Despite the Internet revolutionizing the world of communication for the past three decades, the legislation of Authors’ rights – which was already quite obsolete several decades ago – hasn’t evolved significantly in this time frame, leading to a total disconnection between Copyright laws and the reality of intellectual property and information sharing. This is why in 2012, Rick Falkvinge and Christian Engström, two members of the Swedish Pirate Party (including its founder) published The Case for Copyright Reform, where they give their view on how the Copyright laws should be reformed.
Generally speaking, the legislation depicted in this book is radically different from what we are used to, granting less rights to creators, and for less time, in an attempt to stimulate the sharing of culture and knowledge between individuals. The proposition is formed of six points, that we are going to quickly review.
The first point is probably the only thing that wouldn’t change: moral rights. As long as we recognize property of physical goods, it makes sense to also recognize intellectual property. Almost everyone agree on this, and I’m no exception.
This second point is probably the most sensitive one, and I myself am not completely sure whether I really agree with the idea or not. For content that is used both by businesses and by individuals, I largely tend to agree with the proposition. Books (and knowledge in general) are a good example: I think that it’s extremely important to make knowledge available to anybody regardless of their wealth, but companies using knowledge to make money should give back some of their profit to where this knowledge originates from (profit that they wouldn’t make otherwise). (Non-free) Software is another example. However, this model seems to start showing some of its limits when considering content made for entertainment. In some cases, like the music industry, the change in business model is possible (artists make the most money off live shows, not disk sales or streaming); but in some other it looks much more difficult. Take, for example, the video-game industry. While game developers have been extremely creative in developing various business models, I fail to see how they can manage to make money without resorting to a Pay-to-win approach or anything similar, as most games aren't used for profit.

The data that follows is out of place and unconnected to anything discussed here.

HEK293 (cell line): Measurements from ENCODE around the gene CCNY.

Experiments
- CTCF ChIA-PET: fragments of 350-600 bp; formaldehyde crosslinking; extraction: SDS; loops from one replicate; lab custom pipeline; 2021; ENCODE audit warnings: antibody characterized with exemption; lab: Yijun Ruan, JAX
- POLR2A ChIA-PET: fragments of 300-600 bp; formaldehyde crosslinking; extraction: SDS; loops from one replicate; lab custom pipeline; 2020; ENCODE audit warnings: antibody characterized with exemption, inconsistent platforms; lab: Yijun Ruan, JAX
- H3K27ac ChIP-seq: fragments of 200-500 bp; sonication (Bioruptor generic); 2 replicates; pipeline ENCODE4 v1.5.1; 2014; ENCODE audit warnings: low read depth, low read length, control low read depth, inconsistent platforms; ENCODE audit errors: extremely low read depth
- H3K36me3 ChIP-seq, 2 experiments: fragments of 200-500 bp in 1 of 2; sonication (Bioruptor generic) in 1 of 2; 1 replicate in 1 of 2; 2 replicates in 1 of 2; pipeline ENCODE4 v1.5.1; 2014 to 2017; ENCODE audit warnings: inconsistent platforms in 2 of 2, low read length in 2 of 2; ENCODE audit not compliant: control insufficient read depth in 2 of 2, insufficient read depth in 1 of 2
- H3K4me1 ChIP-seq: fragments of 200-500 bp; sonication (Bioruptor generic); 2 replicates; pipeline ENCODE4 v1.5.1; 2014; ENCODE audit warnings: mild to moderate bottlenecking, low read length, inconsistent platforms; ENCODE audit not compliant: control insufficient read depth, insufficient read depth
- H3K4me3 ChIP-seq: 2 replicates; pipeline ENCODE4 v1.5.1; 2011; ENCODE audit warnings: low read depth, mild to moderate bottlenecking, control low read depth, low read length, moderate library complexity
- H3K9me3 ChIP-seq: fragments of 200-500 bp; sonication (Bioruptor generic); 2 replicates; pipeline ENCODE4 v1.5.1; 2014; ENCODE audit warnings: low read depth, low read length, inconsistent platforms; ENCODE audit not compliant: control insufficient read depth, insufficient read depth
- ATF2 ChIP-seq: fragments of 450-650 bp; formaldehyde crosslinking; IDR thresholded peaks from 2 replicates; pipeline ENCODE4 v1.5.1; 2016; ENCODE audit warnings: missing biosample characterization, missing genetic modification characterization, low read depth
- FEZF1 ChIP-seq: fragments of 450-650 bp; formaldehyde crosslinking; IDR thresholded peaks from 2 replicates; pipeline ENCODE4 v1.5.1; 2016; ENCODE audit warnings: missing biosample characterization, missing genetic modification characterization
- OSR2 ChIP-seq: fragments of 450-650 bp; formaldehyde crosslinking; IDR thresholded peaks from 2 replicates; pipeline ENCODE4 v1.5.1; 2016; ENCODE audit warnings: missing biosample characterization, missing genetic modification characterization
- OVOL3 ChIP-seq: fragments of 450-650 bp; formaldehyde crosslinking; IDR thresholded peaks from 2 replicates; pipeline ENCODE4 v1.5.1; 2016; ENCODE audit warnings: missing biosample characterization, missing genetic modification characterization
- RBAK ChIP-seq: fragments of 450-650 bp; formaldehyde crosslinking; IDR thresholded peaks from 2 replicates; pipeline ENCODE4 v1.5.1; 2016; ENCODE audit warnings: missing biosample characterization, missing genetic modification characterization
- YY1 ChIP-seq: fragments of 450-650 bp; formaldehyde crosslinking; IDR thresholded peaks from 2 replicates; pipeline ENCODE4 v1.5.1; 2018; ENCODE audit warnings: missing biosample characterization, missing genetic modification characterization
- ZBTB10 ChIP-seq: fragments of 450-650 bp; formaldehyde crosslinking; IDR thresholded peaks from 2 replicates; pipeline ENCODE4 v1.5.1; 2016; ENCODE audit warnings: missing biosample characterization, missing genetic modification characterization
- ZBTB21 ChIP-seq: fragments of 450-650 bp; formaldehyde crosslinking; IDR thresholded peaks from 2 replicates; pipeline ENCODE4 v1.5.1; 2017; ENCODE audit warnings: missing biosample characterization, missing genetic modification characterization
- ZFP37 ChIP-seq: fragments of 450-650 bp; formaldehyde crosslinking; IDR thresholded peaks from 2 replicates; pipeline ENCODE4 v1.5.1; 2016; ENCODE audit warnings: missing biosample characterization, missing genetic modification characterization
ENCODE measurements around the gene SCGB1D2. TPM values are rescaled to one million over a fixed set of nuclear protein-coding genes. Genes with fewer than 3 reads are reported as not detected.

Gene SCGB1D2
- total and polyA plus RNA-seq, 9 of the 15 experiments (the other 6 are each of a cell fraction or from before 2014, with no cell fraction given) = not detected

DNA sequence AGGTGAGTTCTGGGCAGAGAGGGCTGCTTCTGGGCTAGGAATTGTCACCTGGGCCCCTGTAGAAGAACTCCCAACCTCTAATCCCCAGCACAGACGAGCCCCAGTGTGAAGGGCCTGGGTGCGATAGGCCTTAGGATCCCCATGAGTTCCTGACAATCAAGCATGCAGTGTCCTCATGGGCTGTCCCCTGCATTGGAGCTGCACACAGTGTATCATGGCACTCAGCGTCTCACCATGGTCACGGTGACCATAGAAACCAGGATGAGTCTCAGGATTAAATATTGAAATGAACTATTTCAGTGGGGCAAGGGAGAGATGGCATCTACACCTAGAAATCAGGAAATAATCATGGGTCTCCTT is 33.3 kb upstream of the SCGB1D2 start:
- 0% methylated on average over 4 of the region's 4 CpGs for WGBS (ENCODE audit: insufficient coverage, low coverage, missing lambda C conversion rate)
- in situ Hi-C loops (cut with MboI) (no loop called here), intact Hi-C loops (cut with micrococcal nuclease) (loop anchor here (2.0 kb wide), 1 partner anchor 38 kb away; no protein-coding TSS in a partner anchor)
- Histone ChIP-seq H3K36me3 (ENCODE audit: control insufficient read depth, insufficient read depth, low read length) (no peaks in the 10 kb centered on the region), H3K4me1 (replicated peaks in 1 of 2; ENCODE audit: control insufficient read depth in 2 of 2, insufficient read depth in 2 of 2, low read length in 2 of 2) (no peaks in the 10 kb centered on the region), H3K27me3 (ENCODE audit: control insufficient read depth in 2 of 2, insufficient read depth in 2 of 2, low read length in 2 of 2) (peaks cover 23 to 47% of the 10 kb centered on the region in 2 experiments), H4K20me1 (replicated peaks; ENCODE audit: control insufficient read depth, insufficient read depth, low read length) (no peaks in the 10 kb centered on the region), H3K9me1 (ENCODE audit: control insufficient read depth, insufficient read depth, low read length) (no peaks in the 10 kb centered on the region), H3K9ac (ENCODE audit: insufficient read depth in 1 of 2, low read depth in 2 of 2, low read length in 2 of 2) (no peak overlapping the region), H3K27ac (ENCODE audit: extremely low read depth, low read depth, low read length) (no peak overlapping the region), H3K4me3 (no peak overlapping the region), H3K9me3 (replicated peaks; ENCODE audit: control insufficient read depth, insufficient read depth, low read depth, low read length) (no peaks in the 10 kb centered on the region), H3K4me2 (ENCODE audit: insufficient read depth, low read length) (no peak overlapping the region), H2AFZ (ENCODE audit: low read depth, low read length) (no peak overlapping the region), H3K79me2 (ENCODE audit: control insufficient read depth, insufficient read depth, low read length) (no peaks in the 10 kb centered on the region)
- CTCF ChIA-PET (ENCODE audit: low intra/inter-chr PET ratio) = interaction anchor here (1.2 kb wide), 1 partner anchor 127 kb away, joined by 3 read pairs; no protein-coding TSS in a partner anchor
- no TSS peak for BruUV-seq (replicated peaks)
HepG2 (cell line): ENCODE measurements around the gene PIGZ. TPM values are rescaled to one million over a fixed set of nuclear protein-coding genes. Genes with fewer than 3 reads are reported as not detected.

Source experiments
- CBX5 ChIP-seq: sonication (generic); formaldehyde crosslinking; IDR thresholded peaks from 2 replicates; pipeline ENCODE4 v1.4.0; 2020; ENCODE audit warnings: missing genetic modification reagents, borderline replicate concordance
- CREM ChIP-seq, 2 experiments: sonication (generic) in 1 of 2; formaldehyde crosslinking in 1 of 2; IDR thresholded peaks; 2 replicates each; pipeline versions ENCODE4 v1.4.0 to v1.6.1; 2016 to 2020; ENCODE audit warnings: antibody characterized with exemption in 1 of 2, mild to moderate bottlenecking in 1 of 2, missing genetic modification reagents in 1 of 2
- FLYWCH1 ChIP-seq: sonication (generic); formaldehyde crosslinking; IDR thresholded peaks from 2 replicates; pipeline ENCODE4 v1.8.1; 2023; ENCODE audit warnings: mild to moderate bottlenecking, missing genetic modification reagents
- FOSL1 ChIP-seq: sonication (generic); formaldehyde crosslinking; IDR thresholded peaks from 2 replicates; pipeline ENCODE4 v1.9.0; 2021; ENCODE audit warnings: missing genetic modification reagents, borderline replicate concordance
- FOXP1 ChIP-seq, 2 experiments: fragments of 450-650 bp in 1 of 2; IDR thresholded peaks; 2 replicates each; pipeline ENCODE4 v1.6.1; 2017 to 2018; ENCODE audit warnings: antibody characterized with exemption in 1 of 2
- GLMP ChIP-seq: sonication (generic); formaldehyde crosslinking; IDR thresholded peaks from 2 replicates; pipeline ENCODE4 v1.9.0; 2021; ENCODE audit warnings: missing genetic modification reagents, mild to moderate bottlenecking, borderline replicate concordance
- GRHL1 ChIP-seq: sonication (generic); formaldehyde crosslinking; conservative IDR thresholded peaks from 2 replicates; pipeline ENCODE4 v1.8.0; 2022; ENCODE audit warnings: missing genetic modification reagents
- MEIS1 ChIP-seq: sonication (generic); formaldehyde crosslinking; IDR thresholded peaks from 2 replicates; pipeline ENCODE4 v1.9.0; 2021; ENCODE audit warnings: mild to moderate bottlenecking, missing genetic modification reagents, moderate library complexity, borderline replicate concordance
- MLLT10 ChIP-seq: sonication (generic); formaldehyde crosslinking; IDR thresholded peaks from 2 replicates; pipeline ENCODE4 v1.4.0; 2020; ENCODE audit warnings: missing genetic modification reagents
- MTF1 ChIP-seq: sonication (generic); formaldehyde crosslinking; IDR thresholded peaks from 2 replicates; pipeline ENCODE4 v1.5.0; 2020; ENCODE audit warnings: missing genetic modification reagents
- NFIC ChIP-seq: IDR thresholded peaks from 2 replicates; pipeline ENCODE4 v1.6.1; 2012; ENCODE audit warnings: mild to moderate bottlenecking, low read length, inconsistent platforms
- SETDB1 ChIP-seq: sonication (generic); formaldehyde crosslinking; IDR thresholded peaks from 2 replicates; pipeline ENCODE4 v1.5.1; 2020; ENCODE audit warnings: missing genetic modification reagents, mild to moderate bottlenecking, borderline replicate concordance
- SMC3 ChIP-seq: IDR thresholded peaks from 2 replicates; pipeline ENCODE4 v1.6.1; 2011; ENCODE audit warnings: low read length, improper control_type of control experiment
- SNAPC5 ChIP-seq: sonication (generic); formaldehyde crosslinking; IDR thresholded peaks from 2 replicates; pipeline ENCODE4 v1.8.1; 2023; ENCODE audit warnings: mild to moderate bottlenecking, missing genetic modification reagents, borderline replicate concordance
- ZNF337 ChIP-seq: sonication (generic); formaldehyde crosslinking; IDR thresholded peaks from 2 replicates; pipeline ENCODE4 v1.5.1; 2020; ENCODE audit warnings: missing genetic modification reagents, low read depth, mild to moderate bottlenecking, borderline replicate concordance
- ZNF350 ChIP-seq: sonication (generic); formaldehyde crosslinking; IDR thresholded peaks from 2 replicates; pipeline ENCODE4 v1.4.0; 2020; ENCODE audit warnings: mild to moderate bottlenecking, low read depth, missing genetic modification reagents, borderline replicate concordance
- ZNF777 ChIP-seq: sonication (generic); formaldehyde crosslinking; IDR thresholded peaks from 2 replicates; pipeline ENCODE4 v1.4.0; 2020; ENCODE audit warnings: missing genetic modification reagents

Despite the potential pitfalls of this model, I still think that it is a viable option and that its drawbacks will be largely compensated by its benefits.
As a quick note, it also brings more questions about our general vision on society. As described above, making non-commercial use of intellectual property free, would encourage the sharing of knowledge while potentially reducing the profit companies make on entertainment material. Quite paradoxically, this might lead to better entertainment, where the focus isn’t anymore on quantity but on quality, as creators would need to convince customers to voluntarily finance their projects.
“Mass society, on the contrary, wants not culture but entertainment” – Hannah Arendt, 1960
We will all agree that the current duration of the creator’s life plus 70 years doesn’t make sense and that it should be reduced. What is the best duration of commercial monopoly, then? This can be the subject of a nearly infinite debate. I personally think that 20 years isn’t enough, as the owner of intellectual property should be able to perceive revenue for his creations even after retirement. For this reason, my first proposal would be the lifetime of the creator. That being said, in some (extreme) cases, we probably don’t want the copyright to be affected by whether the creator is alive or not. So, alternatively, a period of 30, or even 40 years of commercial monopoly seems more reasonable to me.
Besides, the relatively long period of Copyright validity wouldn’t be as much of a problem as it is today, given the free sharing of materials for non-commercial purposes discussed previously.
I don’t have particular remarks to make on this proposition. I agree on the fact that unregistered content should have a much shorter Copyright validity, for the reasons mentioned in the book, and 5 years looks like a sensible period to me.
Currently, the legislation about “quotation rights” for non-textual material is clearly lacking, and creating a legal framework for this type of content is necessary. The current legislation for text can indeed be taken as a good base, but the making of new laws is also an opportunity to adapt and improve the old ones if necessary. Although I don’t have specific recommendations on this topic, it might be worth thinking about it.
Again, I don’t have much to say on this. It would be a good thing, as DRM can often be circumvented in a way or another, they unnecessarily use resources, and if the use of copyrighted content is free for individuals, it looses a big part of its interest anyway.
These ideas have been published a decade ago, and have been discussed long before that. Yet, no improvement has been seen in Copyright laws and piracy is still the norm. Although the suggestions made in this book can be subject to small objections, I generally agree with them and would support them without any hesitation. The world’s authors’ rights legislation is incredibly outdated and updating it isn’t a suitable option anymore: it needs to be largely rewritten to suit today’s and tomorrow’s technological context.
Rick Falkvinge, Christian Engström, The Case for Copyright Reform